Atlanta Thinks Its Games Were Greatest Ever
ATLANTA (AP) _ In a city that often broods over how it is perceived by others, the self-assessment of the Summer Olympics was swift and unanimous: Atlanta thought its games were the greatest ever.
From folks on the street to the halls of power, Atlanta gave itself a big pat on the back Monday and shrugged off a lukewarm review by International Olympic Committee President Juan Antonio Samaranch.
``When we left Barcelona, we were quaking in our boots. How could we live up to that?″ former mayor Andrew Young said. ``And yet we did it our way. And I feel as good about our games as Barcelona did about theirs, as Seoul did about theirs, and as Los Angeles did about theirs.″
Distinguished by spectacular athletic performances and record-setting attendance, but plagued by a fatal bombing and criticized for tacky commercialism, the Atlanta Games failed to get the customary ``greatest ever″ nod Sunday night from Samaranch at the closing ceremony.
``Most exceptional,″ was the way Samaranch described them, drawing a muted response from more than 83,000 people at Olympic Stadium.
The Atlanta Journal-Constitution described Samaranch’s comment as ``the ultimate slap on the wrist, with half the planet watching.″
Atlanta residents thought Samaranch was way off-base.
``I think he’s wrong,″ said Sylvia Odmark of Norcross, Ga., who watched the closing ceremony on a giant TV screen at Centennial Olympic Park. ``I think they are the greatest.″
The jumble of souvenir tents and refreshment stands that turned Atlanta’s streets into a pseudo-boardwalk and offended some IOC members, Ms. Odmark said, was part of the appeal.
``It’s given this a party atmosphere, like a two-week Mardi Gras,″ she said.
Diane Arabie of Duluth, Ga., didn’t understand Samaranch’s problem.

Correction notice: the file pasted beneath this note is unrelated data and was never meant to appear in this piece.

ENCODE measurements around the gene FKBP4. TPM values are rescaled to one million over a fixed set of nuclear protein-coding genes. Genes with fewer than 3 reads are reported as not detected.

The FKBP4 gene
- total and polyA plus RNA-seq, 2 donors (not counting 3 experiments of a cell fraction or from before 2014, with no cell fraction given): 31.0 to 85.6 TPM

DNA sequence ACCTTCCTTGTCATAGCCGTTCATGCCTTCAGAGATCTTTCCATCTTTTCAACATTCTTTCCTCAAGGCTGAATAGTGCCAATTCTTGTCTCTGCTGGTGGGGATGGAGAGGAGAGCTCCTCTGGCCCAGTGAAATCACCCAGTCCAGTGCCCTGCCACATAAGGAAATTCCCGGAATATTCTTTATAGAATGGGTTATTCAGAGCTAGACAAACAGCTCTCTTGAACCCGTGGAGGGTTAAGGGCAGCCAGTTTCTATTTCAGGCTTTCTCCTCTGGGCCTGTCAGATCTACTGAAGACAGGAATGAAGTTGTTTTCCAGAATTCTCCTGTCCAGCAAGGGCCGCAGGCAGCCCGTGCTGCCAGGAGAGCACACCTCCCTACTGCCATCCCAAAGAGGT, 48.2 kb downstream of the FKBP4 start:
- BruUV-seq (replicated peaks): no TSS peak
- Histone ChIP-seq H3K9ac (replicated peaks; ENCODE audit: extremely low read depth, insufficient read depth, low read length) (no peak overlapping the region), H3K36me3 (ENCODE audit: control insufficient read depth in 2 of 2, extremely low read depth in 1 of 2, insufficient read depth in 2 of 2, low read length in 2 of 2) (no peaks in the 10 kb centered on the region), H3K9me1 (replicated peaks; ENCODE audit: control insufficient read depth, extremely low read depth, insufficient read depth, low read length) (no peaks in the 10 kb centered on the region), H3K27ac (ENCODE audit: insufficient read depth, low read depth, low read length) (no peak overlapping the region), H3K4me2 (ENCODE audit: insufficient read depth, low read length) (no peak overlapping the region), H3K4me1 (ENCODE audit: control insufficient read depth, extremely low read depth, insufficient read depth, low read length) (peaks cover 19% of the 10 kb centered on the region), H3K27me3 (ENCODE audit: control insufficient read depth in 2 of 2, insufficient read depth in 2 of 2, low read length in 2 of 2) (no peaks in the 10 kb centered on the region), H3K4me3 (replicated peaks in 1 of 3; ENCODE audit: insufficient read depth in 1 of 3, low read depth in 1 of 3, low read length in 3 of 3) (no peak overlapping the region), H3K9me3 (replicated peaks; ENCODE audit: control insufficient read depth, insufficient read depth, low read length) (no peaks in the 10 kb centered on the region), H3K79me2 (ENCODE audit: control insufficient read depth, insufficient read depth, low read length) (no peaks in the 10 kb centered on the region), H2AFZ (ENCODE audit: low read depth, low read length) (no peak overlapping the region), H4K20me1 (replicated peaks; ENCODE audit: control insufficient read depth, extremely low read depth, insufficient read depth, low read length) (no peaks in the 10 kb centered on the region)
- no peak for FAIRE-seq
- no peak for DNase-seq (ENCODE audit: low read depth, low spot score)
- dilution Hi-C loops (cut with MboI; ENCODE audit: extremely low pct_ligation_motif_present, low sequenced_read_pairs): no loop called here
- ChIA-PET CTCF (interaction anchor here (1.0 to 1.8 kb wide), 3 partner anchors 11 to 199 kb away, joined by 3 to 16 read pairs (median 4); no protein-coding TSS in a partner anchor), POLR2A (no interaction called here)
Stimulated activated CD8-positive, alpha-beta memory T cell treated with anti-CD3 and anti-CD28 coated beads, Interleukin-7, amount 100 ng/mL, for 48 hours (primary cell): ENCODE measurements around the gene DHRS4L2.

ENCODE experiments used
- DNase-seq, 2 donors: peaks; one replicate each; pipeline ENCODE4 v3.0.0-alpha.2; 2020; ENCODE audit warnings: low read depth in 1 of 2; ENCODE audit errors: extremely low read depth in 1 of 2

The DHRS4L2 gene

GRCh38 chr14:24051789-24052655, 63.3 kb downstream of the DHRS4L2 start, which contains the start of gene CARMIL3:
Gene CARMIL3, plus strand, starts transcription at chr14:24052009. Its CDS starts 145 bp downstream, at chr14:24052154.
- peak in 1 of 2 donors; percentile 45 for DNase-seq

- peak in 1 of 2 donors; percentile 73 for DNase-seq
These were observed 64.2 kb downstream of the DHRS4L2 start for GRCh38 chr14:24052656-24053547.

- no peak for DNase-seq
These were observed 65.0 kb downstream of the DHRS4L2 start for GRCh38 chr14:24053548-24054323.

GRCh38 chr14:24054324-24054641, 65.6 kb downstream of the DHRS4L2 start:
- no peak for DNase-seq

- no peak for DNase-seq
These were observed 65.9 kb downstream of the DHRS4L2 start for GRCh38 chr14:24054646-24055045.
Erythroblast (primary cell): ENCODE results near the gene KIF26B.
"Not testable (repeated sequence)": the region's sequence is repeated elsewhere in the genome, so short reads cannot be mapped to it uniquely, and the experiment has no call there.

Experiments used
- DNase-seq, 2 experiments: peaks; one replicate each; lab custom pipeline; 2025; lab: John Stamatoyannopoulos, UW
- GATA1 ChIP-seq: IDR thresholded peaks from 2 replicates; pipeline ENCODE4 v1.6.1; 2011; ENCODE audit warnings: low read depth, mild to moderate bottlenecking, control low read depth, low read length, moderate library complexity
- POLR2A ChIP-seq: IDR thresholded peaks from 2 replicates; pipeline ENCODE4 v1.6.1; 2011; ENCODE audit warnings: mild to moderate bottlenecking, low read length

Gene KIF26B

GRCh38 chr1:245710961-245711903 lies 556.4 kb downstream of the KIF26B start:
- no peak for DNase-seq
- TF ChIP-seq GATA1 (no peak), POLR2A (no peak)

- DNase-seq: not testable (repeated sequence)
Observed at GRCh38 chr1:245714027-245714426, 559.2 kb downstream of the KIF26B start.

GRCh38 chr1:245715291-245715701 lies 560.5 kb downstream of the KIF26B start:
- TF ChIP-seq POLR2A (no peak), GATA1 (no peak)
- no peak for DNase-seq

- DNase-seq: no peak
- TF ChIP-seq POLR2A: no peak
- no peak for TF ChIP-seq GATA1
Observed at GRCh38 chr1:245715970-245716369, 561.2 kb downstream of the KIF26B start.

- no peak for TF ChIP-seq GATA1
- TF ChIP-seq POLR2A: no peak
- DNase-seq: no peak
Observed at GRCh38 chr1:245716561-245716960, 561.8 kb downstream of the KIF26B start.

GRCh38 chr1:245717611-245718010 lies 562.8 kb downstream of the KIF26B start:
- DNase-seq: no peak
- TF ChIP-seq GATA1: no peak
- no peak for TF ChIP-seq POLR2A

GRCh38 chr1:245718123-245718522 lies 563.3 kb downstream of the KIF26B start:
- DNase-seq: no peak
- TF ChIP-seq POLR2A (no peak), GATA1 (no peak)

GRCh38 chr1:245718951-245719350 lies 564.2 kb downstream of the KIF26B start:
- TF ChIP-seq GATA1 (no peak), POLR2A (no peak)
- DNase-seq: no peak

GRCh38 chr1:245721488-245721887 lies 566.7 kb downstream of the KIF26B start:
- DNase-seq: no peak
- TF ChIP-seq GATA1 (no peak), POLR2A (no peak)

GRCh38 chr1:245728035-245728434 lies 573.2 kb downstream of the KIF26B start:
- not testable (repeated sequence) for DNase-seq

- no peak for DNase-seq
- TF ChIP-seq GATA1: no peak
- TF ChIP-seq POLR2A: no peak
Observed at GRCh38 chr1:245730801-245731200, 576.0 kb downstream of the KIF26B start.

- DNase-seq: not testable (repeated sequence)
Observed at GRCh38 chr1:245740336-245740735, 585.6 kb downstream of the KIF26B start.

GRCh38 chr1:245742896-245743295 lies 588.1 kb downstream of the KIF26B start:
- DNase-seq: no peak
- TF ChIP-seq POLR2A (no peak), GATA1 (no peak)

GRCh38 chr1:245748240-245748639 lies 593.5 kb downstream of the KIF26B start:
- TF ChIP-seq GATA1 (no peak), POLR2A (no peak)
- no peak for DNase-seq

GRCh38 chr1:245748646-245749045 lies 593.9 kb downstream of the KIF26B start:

``It must be a personal thing for him,″ she said.
Mayor Bill Campbell said he didn’t consider Samaranch’s statement to be an insult.
``Not at all,″ he said. ``I don’t think any one person defines these games. We thought they were the best games ever.
``By any objective criteria, they were the largest, the most athletes, the most female athletes, the most nations, and we think it was very successful. So we will allow historians to judge,″ Campbell said.
Young, co-chairman of the Atlanta Committee for the Olympic Games, said at a news conference at the top of the Chamber of Commerce building that he believed Samaranch really enjoyed the games.
``I don’t think there’s any question that he feels very good about these games,″ said Young, who wore a gold Olympic Order medallion given to him earlier in the morning by Samaranch.
Young said the closing ceremony remarks didn’t bother him.
``After all, we feel very good about these games,″ Young said. ``I never did like grades.″
Young urged Atlanta residents to focus instead on the economic benefits he said the South will enjoy for years to come because of the Olympics.
Young said the Olympics generated $5.1 billion in business, jobs and tax revenue for the region. Although that was the figure projected before the games, some economists now say the actual economic impact actually was about $4 billion.
Though the visible signs of the Olympics, such as temporary sponsor pavilions and street advertising, were rapidly being taken down Monday, Young said the economic benefits of the games will continue for years to come.
``We will probably do another $5 billion before the turn of the century because of the influence of these games,″ Young said.
``We in the South have been most of our lifetime a very poor region,″ he said. ``The wealth that has come here we have had to find ways to generate, and the Olympic Games has come through for us at a very wonderful time.″